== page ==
Faster Typing With the Brain, Including Error Correction
Neuroscientists at Stanford University have developed a technique that continuously corrects brain readings, resulting in a more precise way to type using a thought-controlled cursor. The researchers found that their technique is nearly as good as one-finger typing. Promising results have been obtained with monkeys, and a pilot clinical trial for human use is underway.
The research is published in Nature Communications with the title “Single-trial dynamics of motor cortex and their applications to brain-machine interfaces.” The research paper is freely available online.
A Fundamentally New Approach to Brain-Machines interfaces
Current brain-controlled prostheses such as thought-controlled keypads try to estimate motor commands that involve millions of neurons, but can sample only a few hundred neurons. So errors in the sample, for example false readings from neurons that fire too fast or too slow, reduce the precision and speed of the brain readout process. The technique developed by the Standord neuroscientists analyzes the neuron sample and makes corrective adjustments to the estimate of the brain’s electrical pattern in realtime.
The Stanford researchers performed hundreds of experiments to analyze and model the brain dynamics that underlies hand and finger motion on a keypad, for example the neural activity that corresponds to hitting a key. The brain dynamics models were used to tweak the signals measured from the sampled neurons to adapt them to the best matching models and make the thought-controlled prosthetic more precise.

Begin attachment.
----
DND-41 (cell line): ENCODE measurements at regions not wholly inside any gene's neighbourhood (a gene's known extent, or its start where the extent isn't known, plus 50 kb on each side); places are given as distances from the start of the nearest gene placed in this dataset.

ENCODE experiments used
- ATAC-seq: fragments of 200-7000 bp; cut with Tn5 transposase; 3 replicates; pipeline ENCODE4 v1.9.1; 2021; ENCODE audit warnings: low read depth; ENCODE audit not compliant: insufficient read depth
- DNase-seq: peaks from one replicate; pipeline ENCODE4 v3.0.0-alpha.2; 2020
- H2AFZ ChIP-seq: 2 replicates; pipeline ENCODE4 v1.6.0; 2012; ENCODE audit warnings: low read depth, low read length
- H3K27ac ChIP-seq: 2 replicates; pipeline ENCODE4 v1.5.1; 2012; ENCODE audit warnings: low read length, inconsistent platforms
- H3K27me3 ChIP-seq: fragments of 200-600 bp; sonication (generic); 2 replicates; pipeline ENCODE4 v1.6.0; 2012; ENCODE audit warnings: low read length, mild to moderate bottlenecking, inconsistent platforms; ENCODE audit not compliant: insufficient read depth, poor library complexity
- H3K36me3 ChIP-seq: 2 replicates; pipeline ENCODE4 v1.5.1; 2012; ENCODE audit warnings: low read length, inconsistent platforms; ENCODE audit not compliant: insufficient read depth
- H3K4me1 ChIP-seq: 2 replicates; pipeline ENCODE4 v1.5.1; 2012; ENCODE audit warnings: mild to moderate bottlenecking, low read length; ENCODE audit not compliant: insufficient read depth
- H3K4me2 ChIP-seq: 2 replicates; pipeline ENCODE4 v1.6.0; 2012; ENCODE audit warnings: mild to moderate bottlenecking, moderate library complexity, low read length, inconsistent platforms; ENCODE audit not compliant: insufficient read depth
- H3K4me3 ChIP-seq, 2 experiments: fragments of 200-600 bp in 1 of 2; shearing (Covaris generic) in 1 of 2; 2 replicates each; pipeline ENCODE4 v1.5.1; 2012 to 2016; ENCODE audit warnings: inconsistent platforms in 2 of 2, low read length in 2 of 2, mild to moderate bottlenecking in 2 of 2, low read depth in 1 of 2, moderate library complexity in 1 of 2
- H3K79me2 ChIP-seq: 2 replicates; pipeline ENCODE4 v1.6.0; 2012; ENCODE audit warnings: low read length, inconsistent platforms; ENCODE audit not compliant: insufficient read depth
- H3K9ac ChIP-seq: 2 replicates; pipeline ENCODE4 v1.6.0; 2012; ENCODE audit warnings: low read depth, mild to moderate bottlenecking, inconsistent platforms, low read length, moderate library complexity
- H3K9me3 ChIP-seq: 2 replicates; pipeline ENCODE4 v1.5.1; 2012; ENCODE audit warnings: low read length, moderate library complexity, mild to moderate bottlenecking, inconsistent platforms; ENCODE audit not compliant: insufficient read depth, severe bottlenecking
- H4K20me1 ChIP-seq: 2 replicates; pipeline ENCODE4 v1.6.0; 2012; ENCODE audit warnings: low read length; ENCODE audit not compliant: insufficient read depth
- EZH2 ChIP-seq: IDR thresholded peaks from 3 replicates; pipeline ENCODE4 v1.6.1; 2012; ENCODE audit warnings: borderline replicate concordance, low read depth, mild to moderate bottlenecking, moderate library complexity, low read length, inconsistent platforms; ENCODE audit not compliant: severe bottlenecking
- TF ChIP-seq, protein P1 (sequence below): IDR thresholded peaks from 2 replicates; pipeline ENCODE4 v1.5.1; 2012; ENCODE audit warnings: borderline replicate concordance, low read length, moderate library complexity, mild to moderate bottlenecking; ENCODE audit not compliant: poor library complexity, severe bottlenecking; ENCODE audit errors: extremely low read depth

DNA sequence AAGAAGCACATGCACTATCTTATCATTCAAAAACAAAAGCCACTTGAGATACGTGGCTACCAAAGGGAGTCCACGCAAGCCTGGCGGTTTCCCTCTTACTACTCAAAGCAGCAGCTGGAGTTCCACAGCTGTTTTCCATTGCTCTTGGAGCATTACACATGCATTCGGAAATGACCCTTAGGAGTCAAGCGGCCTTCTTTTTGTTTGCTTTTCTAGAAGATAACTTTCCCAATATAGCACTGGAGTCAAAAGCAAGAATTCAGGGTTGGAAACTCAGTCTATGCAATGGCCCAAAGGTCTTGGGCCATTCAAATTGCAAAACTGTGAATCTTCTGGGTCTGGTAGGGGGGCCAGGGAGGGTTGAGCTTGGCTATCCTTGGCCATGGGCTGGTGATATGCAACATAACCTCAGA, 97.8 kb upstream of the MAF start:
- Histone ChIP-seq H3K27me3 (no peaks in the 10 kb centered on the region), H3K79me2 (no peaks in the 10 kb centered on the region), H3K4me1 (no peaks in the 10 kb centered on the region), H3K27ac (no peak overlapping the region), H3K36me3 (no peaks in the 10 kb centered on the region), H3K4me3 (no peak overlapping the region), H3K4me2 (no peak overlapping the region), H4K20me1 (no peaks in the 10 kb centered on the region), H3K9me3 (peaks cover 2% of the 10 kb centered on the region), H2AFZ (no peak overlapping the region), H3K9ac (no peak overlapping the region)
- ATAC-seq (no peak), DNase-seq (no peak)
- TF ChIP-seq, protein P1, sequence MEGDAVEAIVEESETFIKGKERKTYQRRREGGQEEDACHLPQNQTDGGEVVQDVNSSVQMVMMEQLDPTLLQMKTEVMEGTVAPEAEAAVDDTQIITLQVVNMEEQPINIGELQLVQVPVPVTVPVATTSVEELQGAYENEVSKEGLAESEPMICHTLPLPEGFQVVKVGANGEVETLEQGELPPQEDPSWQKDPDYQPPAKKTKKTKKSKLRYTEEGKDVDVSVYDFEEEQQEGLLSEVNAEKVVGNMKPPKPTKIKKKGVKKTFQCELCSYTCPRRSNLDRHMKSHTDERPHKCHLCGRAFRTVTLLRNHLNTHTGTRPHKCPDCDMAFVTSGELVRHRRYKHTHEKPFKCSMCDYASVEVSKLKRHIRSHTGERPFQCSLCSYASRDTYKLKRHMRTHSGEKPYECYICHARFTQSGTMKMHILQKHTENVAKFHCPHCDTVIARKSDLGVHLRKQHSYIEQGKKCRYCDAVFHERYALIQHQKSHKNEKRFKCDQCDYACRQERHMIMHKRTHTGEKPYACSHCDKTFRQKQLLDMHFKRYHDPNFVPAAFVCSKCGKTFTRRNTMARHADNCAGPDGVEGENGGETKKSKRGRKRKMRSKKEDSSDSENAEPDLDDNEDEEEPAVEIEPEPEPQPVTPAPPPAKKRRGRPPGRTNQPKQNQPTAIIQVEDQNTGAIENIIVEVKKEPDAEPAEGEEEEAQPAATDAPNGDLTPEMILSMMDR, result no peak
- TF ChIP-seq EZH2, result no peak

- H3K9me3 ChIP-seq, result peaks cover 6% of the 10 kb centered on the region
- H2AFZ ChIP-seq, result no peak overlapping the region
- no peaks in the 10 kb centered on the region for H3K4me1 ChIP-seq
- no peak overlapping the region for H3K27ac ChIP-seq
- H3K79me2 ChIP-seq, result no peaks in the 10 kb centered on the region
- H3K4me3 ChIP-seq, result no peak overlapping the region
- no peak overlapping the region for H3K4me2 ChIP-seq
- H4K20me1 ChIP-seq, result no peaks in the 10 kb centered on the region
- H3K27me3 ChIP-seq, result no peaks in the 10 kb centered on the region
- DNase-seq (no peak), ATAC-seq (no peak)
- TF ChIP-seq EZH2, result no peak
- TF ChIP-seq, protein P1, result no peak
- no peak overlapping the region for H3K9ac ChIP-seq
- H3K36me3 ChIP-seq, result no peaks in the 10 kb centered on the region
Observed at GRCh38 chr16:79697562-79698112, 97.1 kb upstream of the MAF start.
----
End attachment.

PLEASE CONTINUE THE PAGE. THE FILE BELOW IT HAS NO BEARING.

“These brain dynamics are analogous to rules that characterize the interactions of the millions of neurons that control motions,” said first author Jonathan Kao, a doctoral student in electrical engineering. “They enable us to use a tiny sample more precisely.”
“Our neural observations are both low-resolution (on the order of hundreds of electrodes) and noisy (with the arrival of action potentials being Poisson-like),” note the scientists in the research paper. “However, a recent body of literature hypothesizes that analogous dynamical laws, describing how the activity of population of neurons evolves through time, exist in motor cortex. These dynamics characterize how the neural population activity modulates itself over time (for example, through recurrent connectivity) so that the neural population activity at time k is informative of the population activity at time k+1.”
This dynamical estimation should result in more accurate neural state trajectories than could be inferred by merely smoothing the observations without knowledge of neural dynamics.
Thought controlled keypads allow patients with paralysis or ALS (Lou Gehrig’s disease) to run an electronic wheelchair and use a computer or tablet.
“Brain-controlled prostheses will lead to a substantial improvement in quality of life,” said team leader Krishna Shenoy, a Stanford professor of electrical engineering. “The speed and accuracy demonstrated in this prosthesis results from years of basic neuroscience research and from combining these scientific discoveries with the principled design of mathematical control algorithms.”
The U.S. Food and Drug Administration recently gave Shenoy’s team the green light to conduct a pilot clinical trial of its thought-controlled cursor on people with spinal cord injuries. “This is a fundamentally new approach that can be further refined and optimized to give brain-controlled prostheses greater performance and therefore greater clinical viability,” Shenoy said.
The error correction technique developed by the Stanford researchers is likely to permit improving the speed of Brain-Machines interfaces (BMIs) and find applications to consumer BMI systems – for example brain-controlled games – as well.
Images from Stanford University and Wikimedia Commons.